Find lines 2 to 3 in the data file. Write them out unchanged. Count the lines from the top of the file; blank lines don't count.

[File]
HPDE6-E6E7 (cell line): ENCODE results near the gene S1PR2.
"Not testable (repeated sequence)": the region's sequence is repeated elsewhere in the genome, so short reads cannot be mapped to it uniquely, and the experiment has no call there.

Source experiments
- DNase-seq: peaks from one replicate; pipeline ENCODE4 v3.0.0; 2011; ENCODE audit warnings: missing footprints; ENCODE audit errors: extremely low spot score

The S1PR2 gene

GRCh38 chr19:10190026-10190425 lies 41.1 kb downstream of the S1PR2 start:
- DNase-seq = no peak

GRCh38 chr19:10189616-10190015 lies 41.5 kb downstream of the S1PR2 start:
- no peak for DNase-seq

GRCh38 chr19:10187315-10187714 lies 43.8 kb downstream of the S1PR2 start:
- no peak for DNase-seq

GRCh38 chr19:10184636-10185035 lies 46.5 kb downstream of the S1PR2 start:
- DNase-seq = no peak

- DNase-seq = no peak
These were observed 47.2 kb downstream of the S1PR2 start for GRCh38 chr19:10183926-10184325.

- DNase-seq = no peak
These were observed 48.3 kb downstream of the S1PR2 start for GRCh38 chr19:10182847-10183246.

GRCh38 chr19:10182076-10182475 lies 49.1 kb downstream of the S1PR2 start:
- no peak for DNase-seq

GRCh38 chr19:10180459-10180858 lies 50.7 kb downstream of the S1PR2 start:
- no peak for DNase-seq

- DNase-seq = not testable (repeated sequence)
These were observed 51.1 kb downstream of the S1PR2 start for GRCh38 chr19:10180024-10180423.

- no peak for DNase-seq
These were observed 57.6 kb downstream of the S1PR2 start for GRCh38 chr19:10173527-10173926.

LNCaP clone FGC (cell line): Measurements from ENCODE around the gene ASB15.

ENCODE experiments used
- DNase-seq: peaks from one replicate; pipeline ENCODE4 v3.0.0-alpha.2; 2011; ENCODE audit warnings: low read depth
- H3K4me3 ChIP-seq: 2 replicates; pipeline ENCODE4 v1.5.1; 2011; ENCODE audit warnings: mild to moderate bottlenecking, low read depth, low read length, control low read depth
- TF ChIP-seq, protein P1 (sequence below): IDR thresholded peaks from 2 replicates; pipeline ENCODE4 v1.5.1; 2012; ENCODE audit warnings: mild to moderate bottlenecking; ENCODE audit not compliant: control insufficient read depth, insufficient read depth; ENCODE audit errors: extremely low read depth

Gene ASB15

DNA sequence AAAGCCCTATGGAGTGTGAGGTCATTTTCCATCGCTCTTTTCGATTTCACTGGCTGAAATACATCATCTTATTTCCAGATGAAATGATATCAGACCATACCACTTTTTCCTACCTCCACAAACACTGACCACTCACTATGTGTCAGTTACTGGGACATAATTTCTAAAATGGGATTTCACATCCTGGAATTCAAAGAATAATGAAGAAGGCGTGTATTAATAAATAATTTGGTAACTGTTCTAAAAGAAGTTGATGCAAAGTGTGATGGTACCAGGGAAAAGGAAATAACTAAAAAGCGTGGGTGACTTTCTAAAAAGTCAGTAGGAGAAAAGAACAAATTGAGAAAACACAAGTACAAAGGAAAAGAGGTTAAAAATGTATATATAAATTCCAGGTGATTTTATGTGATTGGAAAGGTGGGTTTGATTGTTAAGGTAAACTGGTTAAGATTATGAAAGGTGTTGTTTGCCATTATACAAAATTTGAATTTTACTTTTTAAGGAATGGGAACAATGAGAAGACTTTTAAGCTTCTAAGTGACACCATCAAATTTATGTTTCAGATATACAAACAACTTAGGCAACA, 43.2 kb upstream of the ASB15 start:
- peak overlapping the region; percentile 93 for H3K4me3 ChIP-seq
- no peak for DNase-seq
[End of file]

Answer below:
"Not testable (repeated sequence)": the region's sequence is repeated elsewhere in the genome, so short reads cannot be mapped to it uniquely, and the experiment has no call there.

Source experiments